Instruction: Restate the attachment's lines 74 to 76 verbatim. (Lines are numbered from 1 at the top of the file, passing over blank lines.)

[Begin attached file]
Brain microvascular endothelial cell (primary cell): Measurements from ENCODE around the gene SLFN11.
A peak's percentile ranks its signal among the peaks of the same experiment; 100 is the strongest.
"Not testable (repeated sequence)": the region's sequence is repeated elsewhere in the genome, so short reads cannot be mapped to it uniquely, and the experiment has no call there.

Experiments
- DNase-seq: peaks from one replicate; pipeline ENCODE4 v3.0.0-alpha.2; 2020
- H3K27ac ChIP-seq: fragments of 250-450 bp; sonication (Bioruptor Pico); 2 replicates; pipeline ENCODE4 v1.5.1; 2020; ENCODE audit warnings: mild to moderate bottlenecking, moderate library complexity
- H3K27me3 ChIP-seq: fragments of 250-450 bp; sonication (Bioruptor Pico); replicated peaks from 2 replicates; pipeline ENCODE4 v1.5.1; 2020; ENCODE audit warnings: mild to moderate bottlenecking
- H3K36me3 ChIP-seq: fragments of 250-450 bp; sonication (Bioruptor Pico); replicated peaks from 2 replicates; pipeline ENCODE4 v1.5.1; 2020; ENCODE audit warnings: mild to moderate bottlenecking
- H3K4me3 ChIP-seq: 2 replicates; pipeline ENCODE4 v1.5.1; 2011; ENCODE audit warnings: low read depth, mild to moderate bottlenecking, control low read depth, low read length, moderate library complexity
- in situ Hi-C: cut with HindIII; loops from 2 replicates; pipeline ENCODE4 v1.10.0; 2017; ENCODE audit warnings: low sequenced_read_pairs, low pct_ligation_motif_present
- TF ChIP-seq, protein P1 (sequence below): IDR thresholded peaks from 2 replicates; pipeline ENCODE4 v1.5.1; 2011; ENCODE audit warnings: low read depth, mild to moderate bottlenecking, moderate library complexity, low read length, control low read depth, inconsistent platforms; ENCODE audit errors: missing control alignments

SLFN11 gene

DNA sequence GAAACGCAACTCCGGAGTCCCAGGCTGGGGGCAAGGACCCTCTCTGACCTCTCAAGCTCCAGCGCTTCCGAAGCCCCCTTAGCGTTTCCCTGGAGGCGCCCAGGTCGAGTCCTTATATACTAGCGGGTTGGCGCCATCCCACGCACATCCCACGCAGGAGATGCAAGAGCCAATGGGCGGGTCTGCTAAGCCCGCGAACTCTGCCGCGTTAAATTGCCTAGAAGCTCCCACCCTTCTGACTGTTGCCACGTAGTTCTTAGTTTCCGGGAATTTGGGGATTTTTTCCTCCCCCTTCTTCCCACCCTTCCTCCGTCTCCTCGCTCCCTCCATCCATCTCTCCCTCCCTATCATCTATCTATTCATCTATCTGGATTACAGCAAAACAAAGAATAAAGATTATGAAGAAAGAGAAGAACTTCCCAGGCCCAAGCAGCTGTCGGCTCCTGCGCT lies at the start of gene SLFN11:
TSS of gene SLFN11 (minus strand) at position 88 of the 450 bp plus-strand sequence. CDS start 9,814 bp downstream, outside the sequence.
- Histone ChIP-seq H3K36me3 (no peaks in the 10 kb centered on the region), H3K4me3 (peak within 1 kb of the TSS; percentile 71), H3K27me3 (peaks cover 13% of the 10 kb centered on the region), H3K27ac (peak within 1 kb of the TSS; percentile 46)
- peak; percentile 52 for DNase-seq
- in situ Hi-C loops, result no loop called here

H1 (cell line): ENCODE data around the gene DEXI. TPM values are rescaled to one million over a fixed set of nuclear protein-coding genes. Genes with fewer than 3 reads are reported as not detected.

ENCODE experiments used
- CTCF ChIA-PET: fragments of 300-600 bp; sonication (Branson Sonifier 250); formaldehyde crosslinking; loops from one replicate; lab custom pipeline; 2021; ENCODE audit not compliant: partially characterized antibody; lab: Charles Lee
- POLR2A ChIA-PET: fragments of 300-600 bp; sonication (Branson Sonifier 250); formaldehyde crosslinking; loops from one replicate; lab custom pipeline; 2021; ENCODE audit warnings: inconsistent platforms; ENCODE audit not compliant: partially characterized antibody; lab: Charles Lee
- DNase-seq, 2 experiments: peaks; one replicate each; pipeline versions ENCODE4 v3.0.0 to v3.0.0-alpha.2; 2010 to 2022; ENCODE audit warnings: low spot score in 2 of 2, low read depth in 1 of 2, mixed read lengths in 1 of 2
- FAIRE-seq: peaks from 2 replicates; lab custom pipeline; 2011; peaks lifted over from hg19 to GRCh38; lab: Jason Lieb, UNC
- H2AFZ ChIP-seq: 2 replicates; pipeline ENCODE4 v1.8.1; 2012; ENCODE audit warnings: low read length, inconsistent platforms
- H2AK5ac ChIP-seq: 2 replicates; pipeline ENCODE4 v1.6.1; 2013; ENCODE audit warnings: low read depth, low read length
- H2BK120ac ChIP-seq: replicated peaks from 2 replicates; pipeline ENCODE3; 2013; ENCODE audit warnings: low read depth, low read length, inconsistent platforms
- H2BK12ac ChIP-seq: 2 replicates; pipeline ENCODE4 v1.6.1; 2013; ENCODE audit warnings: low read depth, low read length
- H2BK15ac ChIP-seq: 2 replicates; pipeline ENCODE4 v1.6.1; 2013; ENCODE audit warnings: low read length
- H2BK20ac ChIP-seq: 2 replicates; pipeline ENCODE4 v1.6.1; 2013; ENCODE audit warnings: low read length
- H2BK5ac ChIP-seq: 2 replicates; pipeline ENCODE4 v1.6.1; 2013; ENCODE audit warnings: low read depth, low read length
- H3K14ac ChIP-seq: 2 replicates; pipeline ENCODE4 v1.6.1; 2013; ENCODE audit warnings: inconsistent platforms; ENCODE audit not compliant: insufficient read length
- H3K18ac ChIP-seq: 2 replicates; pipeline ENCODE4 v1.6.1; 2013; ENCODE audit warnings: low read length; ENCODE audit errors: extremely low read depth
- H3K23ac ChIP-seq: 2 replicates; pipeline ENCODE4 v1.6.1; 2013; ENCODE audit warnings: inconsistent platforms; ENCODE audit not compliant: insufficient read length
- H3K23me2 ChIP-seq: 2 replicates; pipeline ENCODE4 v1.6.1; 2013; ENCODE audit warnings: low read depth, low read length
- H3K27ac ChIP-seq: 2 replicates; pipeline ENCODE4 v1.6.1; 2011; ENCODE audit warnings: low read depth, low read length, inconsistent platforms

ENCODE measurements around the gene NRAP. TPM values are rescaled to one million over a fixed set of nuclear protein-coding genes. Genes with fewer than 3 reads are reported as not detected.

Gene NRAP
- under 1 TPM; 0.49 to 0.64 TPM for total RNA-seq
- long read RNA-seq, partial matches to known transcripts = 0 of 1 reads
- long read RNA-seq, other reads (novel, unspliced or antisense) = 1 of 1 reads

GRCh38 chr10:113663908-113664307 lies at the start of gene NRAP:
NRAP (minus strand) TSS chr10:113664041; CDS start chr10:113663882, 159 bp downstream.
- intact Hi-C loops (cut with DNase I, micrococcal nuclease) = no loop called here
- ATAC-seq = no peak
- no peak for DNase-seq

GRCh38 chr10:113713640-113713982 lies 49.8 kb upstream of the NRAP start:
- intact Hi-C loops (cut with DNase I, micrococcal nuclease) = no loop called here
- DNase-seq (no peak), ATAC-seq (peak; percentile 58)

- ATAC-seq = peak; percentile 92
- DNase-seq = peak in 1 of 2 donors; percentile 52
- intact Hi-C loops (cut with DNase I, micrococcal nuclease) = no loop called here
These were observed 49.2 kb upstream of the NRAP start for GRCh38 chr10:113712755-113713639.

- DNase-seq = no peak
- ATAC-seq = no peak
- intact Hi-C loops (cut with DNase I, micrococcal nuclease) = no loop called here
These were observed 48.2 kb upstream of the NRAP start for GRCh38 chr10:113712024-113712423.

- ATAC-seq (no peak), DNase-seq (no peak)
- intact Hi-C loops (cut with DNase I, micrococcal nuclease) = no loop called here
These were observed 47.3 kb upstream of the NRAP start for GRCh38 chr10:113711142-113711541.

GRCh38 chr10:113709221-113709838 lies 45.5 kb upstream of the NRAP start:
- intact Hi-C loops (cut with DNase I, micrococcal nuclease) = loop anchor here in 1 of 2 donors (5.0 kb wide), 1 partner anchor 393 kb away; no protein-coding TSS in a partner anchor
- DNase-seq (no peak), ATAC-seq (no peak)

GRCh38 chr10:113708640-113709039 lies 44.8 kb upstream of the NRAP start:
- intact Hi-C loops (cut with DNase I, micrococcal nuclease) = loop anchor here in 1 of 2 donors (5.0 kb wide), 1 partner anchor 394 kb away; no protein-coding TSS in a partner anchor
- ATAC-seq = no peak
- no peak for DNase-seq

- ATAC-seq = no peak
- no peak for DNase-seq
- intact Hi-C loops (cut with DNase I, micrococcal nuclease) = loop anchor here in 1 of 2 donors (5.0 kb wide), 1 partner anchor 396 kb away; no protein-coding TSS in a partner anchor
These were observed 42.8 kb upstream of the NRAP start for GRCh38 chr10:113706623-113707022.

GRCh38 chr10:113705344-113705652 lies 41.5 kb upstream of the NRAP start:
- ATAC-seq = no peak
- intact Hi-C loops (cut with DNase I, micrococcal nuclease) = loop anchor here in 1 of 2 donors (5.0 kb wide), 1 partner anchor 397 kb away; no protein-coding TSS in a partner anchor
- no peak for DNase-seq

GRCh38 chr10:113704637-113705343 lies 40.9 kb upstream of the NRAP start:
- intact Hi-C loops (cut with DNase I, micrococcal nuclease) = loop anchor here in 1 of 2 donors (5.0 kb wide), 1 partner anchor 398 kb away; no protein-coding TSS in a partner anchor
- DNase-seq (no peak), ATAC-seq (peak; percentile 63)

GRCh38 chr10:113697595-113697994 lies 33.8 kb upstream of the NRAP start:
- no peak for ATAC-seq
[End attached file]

- no peak for DNase-seq

GRCh38 chr10:113704637-113705343 lies 40.9 kb upstream of the NRAP start:
- intact Hi-C loops (cut with DNase I, micrococcal nuclease) = loop anchor here in 1 of 2 donors (5.0 kb wide), 1 partner anchor 398 kb away; no protein-coding TSS in a partner anchor